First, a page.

Picture this: you’re out somewhere in the woods. Maybe you’re with others, or maybe you’re alone. You feel the coolness of the air on your skin, and the chirping of birdsong in the branches; you smell the unmistakable scent of trees. You see at least ten different shades of green all around you, with subtle nuances of light and shadow changing their depth. The taste of fresh air is at once familiar and foreign: comforting, but you don’t even know the last time you tasted fresh air like this. You’re completely dropped into the present, and nothing exists beyond this moment. Perhaps you’ve experienced this before. If this scenario seems recognizable, that means you, my friend, have been forest bathing.
 
Forest bathing has been gaining a lot of attention lately, and it’s not hard to see why: it’s a low-to-no cost therapeutic practice that has healing benefits empirically proven on mental, emotional, and spiritual levels. There’s at least 50 confirmed physical health benefits alone, including lowered blood pressure, lowered cortisol levels, and enhanced immune functioning. It’s also typically accessible and readily available, and the only side effects are good ones. It’s the best antidote to the ills of our modern, hectic, stress-filled lives. And all it asks of us is to step outside.
 
There are two pillars to the practice: sensory awareness and rhythm recalibration, both underscored with intentionality. When we’re forest bathing, we’re not just going for a walk in the woods. We’re deliberately opening our sensory portals to bring us into a state of mindfulness, a noticing of the world around us that creates embodied presence. We’re also slowing our bodies down, dropping the speediness of modern culture to adopt the slow grace of the natural world.
 
Forest bathing isn’t the same as a hike; a hike implies going from point A to point B, with a destination to reach.

When you go forest bathing, the only destination is where you are. It’s getting acquainted with the right here and the right now, and appreciating the beauty right in front of you.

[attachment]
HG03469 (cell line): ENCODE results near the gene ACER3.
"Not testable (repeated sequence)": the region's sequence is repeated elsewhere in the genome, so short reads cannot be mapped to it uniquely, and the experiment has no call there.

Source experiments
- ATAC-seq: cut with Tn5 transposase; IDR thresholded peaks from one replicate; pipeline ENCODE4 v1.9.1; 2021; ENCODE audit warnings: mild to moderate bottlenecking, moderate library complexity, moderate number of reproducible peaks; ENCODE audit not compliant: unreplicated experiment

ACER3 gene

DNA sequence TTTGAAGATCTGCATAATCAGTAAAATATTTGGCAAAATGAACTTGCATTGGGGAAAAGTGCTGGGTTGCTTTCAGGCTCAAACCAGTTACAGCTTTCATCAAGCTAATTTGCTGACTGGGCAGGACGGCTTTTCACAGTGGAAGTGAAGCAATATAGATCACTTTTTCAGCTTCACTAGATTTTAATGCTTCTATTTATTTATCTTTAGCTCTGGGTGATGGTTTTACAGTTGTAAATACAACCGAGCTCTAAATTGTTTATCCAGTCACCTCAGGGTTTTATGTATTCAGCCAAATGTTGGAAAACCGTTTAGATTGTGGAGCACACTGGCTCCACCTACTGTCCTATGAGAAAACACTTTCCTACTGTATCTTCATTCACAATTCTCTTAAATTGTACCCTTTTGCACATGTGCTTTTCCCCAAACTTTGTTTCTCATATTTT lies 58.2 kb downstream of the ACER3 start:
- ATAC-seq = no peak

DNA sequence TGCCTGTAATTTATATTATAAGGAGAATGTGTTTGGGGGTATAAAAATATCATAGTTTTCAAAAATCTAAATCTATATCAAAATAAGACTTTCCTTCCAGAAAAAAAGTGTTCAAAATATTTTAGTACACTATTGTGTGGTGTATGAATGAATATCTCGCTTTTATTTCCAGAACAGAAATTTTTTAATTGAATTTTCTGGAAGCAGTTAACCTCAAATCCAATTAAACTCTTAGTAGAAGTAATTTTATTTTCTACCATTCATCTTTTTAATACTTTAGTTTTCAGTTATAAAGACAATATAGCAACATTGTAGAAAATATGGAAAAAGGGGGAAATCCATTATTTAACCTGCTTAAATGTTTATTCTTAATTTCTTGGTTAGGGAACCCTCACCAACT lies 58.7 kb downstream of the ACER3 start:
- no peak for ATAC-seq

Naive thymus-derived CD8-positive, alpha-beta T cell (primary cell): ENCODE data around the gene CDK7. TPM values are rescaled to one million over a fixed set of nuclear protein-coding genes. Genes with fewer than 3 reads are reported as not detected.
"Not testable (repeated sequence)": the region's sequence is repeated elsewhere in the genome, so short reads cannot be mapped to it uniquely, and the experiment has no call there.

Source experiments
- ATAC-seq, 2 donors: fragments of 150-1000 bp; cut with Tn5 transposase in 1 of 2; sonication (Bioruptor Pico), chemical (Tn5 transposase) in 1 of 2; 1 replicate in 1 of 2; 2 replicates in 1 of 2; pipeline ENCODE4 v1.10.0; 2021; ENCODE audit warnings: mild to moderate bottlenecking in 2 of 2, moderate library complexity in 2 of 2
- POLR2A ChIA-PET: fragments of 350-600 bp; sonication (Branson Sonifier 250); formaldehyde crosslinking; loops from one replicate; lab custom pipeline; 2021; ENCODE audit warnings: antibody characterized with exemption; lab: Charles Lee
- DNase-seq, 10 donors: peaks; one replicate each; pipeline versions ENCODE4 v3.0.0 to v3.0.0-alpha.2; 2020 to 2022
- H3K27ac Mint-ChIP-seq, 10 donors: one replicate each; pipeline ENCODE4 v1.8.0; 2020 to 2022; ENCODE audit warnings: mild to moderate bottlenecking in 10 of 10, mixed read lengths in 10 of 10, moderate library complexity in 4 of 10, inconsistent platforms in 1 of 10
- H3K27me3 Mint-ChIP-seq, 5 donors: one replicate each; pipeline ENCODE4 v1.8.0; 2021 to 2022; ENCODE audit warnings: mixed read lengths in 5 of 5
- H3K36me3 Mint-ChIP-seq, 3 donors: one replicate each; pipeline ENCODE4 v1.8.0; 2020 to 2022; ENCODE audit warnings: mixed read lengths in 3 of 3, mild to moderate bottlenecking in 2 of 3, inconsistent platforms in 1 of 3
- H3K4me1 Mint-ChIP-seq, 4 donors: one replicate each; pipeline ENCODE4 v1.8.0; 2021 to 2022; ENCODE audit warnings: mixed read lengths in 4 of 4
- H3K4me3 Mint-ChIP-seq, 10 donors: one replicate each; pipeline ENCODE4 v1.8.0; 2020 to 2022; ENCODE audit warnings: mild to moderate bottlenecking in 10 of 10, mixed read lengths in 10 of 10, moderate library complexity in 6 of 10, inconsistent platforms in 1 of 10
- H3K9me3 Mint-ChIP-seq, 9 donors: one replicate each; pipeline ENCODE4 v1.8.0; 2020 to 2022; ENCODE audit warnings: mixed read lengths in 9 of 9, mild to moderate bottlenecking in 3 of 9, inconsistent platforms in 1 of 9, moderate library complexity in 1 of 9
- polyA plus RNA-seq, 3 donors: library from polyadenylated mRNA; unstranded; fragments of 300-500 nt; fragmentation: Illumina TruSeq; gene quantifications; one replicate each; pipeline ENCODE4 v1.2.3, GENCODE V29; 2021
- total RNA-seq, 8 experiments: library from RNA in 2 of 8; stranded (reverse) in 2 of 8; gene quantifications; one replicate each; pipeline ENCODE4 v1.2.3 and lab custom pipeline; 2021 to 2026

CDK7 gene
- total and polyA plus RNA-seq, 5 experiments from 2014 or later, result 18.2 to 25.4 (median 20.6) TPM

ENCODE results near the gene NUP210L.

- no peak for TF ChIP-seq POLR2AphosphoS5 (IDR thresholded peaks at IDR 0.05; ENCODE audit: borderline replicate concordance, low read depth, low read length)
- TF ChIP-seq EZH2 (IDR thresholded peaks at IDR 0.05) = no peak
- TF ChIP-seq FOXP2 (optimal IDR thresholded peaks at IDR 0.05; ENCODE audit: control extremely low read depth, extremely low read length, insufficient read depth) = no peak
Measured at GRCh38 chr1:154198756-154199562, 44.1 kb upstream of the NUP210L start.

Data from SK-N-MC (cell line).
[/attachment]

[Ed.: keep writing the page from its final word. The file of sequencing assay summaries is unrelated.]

Why go forest bathing with a guide? Can’t you just head outside and take it from there? Well, it’s the same as taking a yoga class. Sure, you can practice yoga at home, but when you take advantage of a service you get to drop into the experience even more fully. The pressure or responsibility of figuring out what to do next is taken off your shoulders, and you can relax and just enjoy the ride. And you may even get suggestions for interactivity that you might not have thought of yourself. If the goal of forest bathing is to step out of your thinking mind and experience the natural world in an embodied way, a guide can help you with exactly that.
 
We all know that spending time in nature is good for us, and now we know exactly why. The science behind nature therapy is fascinating and extensive, and continues to grow every year as more research is poured into this burgeoning health treatment. You can find forest bathing and nature therapy offered everywhere from spas to hospitals to universities, all over the world.
 

Want to learn more? 

Hana Lee Goldin is a certified forest bathing guide and founder of The Sacred Wilds, a forest therapy practice based in Los Angeles with roots in the Bay Area, and founder of The Forest Library

Connect with The Sacred Wilds on Instagram @the.sacred.wilds. Happy trails!